Specifically, under recommendation 3, the white paper states that “A general framework for MOC CME must be developed that assures the public trust by progressively eliminating or reducing, to the extent possible, influence exerted by commercial entities.” 

To achieve this framework, the white paper recommends that the MOC Committee include feedback from the ABMS Ethics and Professionalism Committee, other related standing committees, and public input, to allow full consideration of perceptions of specific bodies and the public to assure optimal degrees of separation between educational and commercial interests. 

  1. The MOC Committee should continue discussions with the ACCME and others regarding the development of a “standard currency” for MOC CME that would ensure interchangeability of programming between Member Boards, and other stakeholders, and would also identify the special nature of CME programming that meets the identified characteristics of MOC CME. 

Conclusion 

For those of you left confused, from reading the white paper it was not clear how the ABMS was tactically going to achieve their goals.

Almost everything in their recommendations can be easily accomplished within the current ACCME accreditation system.   There are already systems in place to ensure freedom from undue commercial influence and the quality of education from providers.  The ABMS needs to ask themselves what business are they in the business of certification of physicians or accrediting courses. Wouldn’t it be much more efficient if the medical boards were to work with the ACCME to establish criteria for MOC?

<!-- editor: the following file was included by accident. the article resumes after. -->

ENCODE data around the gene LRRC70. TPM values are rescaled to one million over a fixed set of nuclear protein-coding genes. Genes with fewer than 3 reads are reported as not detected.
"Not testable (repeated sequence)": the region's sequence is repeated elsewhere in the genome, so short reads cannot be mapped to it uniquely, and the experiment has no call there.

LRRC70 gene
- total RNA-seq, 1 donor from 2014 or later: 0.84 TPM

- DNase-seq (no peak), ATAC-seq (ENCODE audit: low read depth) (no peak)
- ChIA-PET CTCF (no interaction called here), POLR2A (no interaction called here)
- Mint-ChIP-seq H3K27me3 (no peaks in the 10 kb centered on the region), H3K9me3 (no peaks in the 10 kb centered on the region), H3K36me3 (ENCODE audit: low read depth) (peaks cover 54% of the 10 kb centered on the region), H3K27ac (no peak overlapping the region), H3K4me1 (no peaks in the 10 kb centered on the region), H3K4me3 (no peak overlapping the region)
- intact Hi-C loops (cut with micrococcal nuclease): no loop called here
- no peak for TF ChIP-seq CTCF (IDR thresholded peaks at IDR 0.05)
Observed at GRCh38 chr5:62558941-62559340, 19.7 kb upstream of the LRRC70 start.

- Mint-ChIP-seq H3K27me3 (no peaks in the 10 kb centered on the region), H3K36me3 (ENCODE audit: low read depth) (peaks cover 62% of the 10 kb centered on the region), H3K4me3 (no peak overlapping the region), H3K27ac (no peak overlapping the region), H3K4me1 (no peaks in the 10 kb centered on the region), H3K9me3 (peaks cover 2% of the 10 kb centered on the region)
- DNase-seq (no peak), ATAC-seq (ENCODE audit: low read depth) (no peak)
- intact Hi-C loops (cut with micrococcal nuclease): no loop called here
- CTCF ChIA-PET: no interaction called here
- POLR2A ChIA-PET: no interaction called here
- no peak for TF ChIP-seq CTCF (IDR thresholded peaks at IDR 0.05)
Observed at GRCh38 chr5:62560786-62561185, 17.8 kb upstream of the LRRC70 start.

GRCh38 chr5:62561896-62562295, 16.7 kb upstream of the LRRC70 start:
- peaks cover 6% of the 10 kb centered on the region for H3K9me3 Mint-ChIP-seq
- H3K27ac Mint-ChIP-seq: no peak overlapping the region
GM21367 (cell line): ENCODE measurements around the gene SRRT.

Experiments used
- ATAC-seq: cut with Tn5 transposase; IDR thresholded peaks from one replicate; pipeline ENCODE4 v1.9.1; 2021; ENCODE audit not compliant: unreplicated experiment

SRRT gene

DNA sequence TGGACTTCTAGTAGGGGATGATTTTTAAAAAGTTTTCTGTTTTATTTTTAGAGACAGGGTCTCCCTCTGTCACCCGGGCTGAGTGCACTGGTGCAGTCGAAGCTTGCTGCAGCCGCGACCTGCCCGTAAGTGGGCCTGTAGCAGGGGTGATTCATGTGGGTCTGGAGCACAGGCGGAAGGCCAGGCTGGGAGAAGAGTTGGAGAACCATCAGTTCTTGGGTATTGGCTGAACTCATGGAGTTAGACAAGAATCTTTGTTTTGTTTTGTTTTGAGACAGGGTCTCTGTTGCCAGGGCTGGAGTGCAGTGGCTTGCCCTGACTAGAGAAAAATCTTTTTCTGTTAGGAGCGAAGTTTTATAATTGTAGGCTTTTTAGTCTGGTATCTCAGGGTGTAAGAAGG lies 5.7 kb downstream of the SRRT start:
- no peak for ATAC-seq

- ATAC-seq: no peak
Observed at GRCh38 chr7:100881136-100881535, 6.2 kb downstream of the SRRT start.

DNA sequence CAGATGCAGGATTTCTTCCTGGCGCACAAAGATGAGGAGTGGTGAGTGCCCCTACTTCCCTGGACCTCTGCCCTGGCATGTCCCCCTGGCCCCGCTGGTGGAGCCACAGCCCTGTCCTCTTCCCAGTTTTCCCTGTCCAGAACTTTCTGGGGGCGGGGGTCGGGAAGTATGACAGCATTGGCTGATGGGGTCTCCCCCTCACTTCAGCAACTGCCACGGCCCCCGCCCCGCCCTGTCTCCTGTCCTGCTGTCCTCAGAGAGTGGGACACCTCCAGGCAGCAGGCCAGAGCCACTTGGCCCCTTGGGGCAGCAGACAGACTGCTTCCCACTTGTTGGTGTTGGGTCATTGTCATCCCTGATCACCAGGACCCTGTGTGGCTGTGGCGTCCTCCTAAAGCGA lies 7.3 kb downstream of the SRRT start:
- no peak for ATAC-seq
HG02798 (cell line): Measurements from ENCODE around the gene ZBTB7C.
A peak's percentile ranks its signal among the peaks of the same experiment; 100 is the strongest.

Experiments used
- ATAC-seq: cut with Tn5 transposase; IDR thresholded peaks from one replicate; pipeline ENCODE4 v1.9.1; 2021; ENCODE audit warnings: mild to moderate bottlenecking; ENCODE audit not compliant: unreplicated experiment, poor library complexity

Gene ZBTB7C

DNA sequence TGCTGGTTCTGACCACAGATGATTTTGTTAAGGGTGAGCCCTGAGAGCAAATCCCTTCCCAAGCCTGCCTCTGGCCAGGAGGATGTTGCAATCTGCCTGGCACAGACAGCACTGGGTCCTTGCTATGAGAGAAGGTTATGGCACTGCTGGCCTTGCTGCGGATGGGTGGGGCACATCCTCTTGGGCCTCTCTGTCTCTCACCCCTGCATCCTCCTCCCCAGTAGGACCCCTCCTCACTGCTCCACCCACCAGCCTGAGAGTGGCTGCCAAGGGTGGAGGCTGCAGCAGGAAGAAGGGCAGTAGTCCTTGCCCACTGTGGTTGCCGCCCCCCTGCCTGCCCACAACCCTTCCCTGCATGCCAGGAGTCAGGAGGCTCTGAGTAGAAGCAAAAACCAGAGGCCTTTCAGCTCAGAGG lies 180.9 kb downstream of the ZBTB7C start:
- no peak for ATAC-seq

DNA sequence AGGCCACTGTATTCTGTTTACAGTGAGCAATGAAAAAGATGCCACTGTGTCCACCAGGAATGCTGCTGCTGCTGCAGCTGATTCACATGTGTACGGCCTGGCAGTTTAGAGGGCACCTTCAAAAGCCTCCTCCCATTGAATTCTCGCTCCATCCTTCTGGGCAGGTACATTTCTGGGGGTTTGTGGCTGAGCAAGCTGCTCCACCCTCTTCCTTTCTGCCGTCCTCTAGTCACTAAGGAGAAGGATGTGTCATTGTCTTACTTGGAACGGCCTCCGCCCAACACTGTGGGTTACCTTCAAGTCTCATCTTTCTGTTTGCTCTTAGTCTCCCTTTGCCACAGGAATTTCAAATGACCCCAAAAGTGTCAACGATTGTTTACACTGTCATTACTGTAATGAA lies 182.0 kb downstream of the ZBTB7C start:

The current system of MOC where individual activities are approved by individual boards is not sustainable.  There are over 100,000 CME activities conducted each year and it would take an army of reviewers to consider each activity individual by potentially multiple boards for credit.   Many boards currently offer courses to meet MOC requirements and the revenue from these activities is significant.